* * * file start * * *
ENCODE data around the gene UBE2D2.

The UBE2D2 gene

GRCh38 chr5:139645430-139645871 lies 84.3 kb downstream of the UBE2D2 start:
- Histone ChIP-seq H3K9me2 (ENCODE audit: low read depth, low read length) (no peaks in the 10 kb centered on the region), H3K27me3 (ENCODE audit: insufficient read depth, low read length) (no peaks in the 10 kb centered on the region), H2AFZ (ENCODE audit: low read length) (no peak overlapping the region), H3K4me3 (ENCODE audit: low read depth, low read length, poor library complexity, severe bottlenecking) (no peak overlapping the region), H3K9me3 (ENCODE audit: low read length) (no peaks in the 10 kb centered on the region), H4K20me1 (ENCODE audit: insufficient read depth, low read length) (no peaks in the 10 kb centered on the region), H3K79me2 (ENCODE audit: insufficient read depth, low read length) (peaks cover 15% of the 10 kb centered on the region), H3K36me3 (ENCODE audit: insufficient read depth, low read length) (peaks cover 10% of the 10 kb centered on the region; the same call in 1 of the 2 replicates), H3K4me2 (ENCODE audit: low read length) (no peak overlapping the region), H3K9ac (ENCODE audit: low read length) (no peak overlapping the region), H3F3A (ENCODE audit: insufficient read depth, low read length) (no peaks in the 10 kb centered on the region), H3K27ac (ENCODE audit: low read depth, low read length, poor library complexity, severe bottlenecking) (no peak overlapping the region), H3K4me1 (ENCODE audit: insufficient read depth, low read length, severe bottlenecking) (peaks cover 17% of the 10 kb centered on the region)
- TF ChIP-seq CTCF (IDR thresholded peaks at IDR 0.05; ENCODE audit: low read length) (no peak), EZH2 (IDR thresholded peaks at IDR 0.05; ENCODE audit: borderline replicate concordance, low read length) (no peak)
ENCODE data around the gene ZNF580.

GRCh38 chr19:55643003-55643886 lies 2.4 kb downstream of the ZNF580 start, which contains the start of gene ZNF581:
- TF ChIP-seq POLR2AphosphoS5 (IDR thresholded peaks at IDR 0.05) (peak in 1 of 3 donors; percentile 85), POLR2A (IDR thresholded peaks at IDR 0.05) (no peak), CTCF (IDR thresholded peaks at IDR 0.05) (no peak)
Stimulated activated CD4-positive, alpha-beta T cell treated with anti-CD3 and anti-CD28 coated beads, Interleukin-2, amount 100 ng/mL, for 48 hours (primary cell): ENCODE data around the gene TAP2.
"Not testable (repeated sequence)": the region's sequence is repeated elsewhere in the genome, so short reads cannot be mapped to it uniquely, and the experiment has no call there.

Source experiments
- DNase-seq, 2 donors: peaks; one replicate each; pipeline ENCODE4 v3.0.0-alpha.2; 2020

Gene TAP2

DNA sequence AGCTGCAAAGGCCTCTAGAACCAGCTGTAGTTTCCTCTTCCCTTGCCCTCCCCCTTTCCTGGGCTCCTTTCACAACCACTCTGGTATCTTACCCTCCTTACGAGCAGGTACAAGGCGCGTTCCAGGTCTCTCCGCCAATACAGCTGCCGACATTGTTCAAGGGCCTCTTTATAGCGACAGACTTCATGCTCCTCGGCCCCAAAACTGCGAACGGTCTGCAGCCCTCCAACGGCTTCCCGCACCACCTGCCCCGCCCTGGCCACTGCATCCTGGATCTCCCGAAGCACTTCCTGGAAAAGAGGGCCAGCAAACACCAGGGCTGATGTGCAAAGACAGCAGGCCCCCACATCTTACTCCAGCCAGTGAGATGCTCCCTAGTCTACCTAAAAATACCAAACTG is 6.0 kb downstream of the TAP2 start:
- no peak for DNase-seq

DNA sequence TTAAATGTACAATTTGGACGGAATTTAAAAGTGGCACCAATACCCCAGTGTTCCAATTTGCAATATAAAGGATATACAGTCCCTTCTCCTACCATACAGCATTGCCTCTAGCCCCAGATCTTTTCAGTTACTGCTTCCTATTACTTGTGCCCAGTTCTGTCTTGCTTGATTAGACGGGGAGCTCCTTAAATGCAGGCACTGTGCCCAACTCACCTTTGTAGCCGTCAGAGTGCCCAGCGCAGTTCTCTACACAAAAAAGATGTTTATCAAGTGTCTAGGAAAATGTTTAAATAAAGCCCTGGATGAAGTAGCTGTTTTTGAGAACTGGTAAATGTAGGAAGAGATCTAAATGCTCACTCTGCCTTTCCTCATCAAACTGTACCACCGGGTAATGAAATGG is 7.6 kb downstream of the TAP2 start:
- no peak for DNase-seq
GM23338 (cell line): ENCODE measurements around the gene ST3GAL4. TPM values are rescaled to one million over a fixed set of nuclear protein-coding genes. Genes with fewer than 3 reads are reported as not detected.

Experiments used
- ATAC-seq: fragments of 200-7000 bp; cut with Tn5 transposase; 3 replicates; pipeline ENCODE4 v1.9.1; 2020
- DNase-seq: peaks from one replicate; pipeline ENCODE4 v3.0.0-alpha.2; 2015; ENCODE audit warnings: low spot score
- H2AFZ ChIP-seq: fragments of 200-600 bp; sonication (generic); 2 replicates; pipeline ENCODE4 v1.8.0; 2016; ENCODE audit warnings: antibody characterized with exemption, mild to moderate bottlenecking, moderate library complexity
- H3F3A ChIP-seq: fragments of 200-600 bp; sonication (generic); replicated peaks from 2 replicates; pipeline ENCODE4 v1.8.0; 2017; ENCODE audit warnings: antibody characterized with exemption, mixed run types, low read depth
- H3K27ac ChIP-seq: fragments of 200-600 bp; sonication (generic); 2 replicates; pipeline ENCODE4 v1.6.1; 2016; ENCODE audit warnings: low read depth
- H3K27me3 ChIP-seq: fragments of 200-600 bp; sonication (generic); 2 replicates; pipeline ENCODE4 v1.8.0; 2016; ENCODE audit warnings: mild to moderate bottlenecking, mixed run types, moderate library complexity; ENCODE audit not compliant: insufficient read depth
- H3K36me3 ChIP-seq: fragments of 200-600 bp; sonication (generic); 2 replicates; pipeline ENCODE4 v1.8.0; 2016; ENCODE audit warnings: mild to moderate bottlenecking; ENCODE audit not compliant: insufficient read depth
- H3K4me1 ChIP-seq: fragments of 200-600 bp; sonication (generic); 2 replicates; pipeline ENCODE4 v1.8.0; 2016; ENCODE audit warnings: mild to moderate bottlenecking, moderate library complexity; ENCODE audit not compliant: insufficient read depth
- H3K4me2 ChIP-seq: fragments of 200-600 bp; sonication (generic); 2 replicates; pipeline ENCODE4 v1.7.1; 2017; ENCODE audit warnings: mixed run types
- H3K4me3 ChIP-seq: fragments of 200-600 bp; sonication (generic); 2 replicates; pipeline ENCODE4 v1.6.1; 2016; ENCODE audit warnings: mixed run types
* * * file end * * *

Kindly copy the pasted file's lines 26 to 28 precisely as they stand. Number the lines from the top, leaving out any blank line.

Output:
- H3K36me3 ChIP-seq: fragments of 200-600 bp; sonication (generic); 2 replicates; pipeline ENCODE4 v1.8.0; 2016; ENCODE audit warnings: mild to moderate bottlenecking; ENCODE audit not compliant: insufficient read depth
- H3K4me1 ChIP-seq: fragments of 200-600 bp; sonication (generic); 2 replicates; pipeline ENCODE4 v1.8.0; 2016; ENCODE audit warnings: mild to moderate bottlenecking, moderate library complexity; ENCODE audit not compliant: insufficient read depth
- H3K4me2 ChIP-seq: fragments of 200-600 bp; sonication (generic); 2 replicates; pipeline ENCODE4 v1.7.1; 2017; ENCODE audit warnings: mixed run types